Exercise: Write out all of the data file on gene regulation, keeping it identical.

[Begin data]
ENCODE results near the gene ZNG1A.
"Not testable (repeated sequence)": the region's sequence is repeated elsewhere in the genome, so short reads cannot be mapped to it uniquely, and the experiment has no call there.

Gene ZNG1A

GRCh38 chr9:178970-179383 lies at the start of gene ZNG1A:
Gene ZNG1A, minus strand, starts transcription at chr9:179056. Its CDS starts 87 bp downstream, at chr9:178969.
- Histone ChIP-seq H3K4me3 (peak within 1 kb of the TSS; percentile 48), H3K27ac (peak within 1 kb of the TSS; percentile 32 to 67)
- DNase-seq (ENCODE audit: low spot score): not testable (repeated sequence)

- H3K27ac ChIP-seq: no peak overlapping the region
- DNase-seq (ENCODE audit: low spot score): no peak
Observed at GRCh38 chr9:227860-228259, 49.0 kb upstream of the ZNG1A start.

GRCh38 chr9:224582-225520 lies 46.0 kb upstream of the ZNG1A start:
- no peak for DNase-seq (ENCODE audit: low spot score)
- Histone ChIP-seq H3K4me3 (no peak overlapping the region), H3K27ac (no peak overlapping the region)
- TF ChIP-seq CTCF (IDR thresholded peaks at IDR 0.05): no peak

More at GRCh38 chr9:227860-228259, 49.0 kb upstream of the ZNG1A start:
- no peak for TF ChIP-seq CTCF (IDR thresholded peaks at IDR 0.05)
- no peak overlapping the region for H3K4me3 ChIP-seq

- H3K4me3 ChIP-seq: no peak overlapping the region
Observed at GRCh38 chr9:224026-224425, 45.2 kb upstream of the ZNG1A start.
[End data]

ENCODE results near the gene ZNG1A.
"Not testable (repeated sequence)": the region's sequence is repeated elsewhere in the genome, so short reads cannot be mapped to it uniquely, and the experiment has no call there.

Gene ZNG1A

GRCh38 chr9:178970-179383 lies at the start of gene ZNG1A:
Gene ZNG1A, minus strand, starts transcription at chr9:179056. Its CDS starts 87 bp downstream, at chr9:178969.
- Histone ChIP-seq H3K4me3 (peak within 1 kb of the TSS; percentile 48), H3K27ac (peak within 1 kb of the TSS; percentile 32 to 67)
- DNase-seq (ENCODE audit: low spot score): not testable (repeated sequence)

- H3K27ac ChIP-seq: no peak overlapping the region
- DNase-seq (ENCODE audit: low spot score): no peak
Observed at GRCh38 chr9:227860-228259, 49.0 kb upstream of the ZNG1A start.

GRCh38 chr9:224582-225520 lies 46.0 kb upstream of the ZNG1A start:
- no peak for DNase-seq (ENCODE audit: low spot score)
- Histone ChIP-seq H3K4me3 (no peak overlapping the region), H3K27ac (no peak overlapping the region)
- TF ChIP-seq CTCF (IDR thresholded peaks at IDR 0.05): no peak

More at GRCh38 chr9:227860-228259, 49.0 kb upstream of the ZNG1A start:
- no peak for TF ChIP-seq CTCF (IDR thresholded peaks at IDR 0.05)
- no peak overlapping the region for H3K4me3 ChIP-seq

- H3K4me3 ChIP-seq: no peak overlapping the region
Observed at GRCh38 chr9:224026-224425, 45.2 kb upstream of the ZNG1A start.